Help! Horrible Pet Store


5 Year Member
Aug 7, 2013
Location (City and/or State)
New Orleans, LA
Guys I need help dealing with a local pet store,

Every now and then I visit the pet store to browse. In the past I have ignored the sub-par care of their tortoises due to my shyness and desire to avoid confronting management, but today I was exceptionally upset.

There was a single baby redfoot tortoise in a completely dry enclosure of cedar chips. His eyes were shut and he seemed to be stumbling around biting at the cedar chips. They also have one large sulcata kept in a large aquarium, with barely enough room for him to turn around.

In the past, I have observed their tortoises in enclosures numerous times without water dishes, or water dishes with undrinkable water. Their tortoises are always kept in bone-dry conditions. I have seen different species of tortoises kept together, as well as with other animals such as a bearded dragon. The tortoises are fed a diet of noting but kale. The baby sulcatas that they currently have are already experiencing pyramiding.

I am taking action. The way I see it, I have two possible choices to deal with the problem: 1) I can talk with the store manager and attempt to educate him on the proper care of tortoises or 2) I can write negative online reviews and attempt to spread the news about their inadequate care to prospective customers.

The problem I have is neither of these choices seems viable. From what I have heard, the store owner is not a very nice guy and I doubt that he would be willing to change. The tortoises surprisingly sell very well at the store, so I don’t see why he would spend money on taking better care of the tortoises. I also doubt that online reviews would change anything, as I believe most of the purchases of these animals is impulsive and they don’t discover that their tortoises require completely different care until later on if at all.

How do you all think I should go about attempting to fix this situation?

Terry Allan Hall

Active Member
5 Year Member
Apr 21, 2010
Location (City and/or State)
The Republic O' Tejas
Try "educating" him, perhaps by printing up a one page (per species) list of requirements that he can print up and give to new owners.

If that doesn't work, turn him into Animal Control, write up a scathing review in every local and online review you can, maybe even talk to a reporter (might luck into an animal lover!).

Do all you can!


Well-Known Member
10 Year Member!
Tortoise Club
Sep 6, 2011
Location (City and/or State)
Chicago, Illinois, USA
I agree with the above. Start out nice and caring, even offer to help get things right if you can. Check back too the store after a week or so after giving him the helpful advice. If after the second visit nothing has changed, let him know what action you will take. Let him know you will not only give him bad reviews every place possible, but you will also give the info for these people to find the right care and paces to buy healthy tortoises.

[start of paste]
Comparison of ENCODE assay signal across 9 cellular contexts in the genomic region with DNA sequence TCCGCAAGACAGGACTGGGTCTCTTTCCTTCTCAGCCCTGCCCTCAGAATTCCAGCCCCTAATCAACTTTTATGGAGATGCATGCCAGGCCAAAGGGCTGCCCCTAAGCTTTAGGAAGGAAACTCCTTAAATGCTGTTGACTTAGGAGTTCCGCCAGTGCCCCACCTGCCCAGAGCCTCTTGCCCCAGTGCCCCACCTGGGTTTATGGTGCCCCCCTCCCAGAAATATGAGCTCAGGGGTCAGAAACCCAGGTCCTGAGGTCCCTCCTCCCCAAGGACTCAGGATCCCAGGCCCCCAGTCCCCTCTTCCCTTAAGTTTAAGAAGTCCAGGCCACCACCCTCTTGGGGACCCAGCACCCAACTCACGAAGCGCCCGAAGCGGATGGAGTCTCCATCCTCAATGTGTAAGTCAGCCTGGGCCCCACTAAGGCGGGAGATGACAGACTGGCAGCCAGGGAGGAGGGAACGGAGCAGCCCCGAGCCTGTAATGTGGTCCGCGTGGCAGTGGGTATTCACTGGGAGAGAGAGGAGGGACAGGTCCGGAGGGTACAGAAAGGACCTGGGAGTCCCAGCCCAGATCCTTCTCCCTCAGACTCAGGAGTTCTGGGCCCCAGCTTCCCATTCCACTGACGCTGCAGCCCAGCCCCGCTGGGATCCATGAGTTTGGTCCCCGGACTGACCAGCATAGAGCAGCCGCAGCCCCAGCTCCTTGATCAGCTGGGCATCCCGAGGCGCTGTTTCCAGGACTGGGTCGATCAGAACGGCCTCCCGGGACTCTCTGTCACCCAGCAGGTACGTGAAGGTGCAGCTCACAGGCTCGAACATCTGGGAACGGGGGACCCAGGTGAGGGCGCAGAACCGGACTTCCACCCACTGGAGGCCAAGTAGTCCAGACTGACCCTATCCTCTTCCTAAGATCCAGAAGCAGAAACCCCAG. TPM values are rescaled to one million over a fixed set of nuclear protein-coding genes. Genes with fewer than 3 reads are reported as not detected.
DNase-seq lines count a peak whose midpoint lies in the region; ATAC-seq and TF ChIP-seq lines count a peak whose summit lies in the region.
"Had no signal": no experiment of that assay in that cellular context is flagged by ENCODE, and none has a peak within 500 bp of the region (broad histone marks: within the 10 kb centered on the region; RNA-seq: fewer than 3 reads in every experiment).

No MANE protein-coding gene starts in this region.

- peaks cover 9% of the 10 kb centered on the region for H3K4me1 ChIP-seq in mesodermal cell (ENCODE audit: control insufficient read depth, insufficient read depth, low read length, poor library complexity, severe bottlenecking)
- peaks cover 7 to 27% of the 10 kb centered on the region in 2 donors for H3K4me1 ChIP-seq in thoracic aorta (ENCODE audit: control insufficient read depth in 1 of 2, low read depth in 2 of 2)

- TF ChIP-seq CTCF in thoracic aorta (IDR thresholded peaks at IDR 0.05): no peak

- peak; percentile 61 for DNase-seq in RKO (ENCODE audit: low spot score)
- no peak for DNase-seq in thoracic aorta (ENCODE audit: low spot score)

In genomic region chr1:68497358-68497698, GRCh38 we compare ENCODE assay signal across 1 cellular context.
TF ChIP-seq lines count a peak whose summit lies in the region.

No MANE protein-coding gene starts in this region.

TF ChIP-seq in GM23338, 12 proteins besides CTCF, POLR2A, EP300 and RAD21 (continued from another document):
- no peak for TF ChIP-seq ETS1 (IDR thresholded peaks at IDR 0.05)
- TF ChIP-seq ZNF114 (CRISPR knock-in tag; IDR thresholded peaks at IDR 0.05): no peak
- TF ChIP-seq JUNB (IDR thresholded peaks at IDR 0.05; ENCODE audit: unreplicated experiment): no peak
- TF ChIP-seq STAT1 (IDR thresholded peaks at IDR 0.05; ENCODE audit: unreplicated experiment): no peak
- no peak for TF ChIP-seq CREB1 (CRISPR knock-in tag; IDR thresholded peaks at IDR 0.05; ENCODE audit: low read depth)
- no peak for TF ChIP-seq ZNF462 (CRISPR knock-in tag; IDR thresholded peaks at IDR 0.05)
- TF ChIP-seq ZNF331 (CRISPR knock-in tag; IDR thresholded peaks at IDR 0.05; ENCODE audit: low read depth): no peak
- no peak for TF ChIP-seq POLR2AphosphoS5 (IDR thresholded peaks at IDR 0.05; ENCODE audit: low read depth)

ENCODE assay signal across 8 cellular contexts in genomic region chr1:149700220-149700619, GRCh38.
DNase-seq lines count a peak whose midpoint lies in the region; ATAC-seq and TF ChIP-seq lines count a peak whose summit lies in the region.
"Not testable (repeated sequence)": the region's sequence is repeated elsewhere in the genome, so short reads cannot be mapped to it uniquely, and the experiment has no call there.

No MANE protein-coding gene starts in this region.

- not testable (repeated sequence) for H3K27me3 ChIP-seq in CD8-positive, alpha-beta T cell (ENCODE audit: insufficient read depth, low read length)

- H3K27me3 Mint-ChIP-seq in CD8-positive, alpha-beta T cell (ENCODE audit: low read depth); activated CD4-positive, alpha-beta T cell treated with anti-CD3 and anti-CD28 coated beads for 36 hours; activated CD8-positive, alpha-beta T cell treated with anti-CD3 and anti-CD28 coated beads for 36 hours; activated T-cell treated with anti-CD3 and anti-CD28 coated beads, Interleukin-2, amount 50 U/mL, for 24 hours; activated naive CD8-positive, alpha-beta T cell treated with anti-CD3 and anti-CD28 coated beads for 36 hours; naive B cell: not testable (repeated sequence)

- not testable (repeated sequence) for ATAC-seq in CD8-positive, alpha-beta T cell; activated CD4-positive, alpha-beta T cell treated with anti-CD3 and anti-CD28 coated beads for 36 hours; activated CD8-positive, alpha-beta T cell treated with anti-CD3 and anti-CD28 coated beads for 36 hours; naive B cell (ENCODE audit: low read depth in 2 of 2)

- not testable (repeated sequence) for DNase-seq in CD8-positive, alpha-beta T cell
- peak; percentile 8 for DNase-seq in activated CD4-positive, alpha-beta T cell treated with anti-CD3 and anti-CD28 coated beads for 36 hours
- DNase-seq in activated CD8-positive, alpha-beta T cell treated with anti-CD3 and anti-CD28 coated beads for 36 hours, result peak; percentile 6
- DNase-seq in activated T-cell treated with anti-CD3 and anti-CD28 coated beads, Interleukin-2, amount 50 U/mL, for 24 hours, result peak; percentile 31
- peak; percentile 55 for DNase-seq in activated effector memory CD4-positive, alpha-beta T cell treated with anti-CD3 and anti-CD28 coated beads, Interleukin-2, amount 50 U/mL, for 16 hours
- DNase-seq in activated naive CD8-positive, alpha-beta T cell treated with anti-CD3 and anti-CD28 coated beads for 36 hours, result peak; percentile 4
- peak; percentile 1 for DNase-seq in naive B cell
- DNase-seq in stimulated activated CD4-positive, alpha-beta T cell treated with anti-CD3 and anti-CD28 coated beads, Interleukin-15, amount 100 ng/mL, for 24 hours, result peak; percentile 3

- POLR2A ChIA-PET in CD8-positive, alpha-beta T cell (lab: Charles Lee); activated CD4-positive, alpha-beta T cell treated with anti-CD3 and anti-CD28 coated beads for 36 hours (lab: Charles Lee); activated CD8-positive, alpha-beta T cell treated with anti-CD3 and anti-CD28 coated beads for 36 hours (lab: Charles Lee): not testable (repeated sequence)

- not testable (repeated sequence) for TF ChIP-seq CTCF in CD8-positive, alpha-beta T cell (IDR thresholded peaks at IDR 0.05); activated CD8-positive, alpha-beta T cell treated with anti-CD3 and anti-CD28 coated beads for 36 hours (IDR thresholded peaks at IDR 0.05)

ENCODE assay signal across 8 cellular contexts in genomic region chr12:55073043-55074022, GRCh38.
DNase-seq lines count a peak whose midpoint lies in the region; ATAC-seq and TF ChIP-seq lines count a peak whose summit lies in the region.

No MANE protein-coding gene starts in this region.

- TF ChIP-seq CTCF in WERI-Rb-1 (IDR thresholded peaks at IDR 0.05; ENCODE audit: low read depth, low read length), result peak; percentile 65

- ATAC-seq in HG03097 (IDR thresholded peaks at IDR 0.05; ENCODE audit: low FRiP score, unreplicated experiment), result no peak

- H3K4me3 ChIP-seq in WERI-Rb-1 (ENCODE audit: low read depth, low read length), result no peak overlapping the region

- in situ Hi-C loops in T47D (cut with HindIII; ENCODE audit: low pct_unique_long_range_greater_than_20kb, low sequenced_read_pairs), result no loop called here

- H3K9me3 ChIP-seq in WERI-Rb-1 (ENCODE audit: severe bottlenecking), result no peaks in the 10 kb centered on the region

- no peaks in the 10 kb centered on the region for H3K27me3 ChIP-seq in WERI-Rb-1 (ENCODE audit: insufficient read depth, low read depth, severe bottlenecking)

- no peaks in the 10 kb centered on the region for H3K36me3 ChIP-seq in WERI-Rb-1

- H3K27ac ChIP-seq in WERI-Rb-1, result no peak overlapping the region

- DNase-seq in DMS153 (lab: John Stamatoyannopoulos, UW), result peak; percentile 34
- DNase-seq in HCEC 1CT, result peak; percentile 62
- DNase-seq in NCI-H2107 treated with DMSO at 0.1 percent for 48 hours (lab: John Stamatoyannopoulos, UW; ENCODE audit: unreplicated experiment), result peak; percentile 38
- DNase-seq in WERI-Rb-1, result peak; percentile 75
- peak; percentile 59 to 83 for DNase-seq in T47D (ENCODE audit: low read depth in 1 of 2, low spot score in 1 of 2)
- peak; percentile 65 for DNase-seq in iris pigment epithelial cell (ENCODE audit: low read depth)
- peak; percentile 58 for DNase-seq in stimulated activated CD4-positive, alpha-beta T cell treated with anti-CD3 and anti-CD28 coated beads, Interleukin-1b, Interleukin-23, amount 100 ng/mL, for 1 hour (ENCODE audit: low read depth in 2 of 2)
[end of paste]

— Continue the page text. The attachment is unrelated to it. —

Once all has been done, if nothing has changed, at least you can sleep at night, knowing you stood up for those animals that cannot do it for themselves.
Good luck. Keep up posted. To help with your courage, we have had people in the past speak up and work.
Just remember, go in there prepared with the info and be kind and caring. Only let them have it after nothing has changed.


The Dog Trainer
10 Year Member!
Platinum Tortoise Club
Jan 9, 2010
Location (City and/or State)
Southern California
Don't be discouraged if you get shut down. You likely will. Try anyway. Someone must plant a seed in the heads of those people. Then each person who also complains will be watering that seed. Eventually, with enough time effort and lost sales, that seed will grow. You are doing the right thing even if you fail initially.

Emphasize that the things you are asking for will not cost more money. Emphasize that cedar is toxic and using it could hurt his bottom line. Emphasize that the substrate you are suggesting will cost less. Explain that offering spring mix while the tortoises are in his care is just as easy as kale, about the same expense, but much better for the tortoises and gives prospective buyers a much better picture.

Printed material might not be read by the man in charge, but as he discards it onto the counter, an employee whose interest you've piqued might pick it up and look it over. Remember that the owner or manager is not likely to be the person actually caring for these animals. You might find a sympathetic ear in the person who DOES directly care for them.

Whatever happens, you will fee better knowing that you tried, and your efforts may open the door for someone else down the road.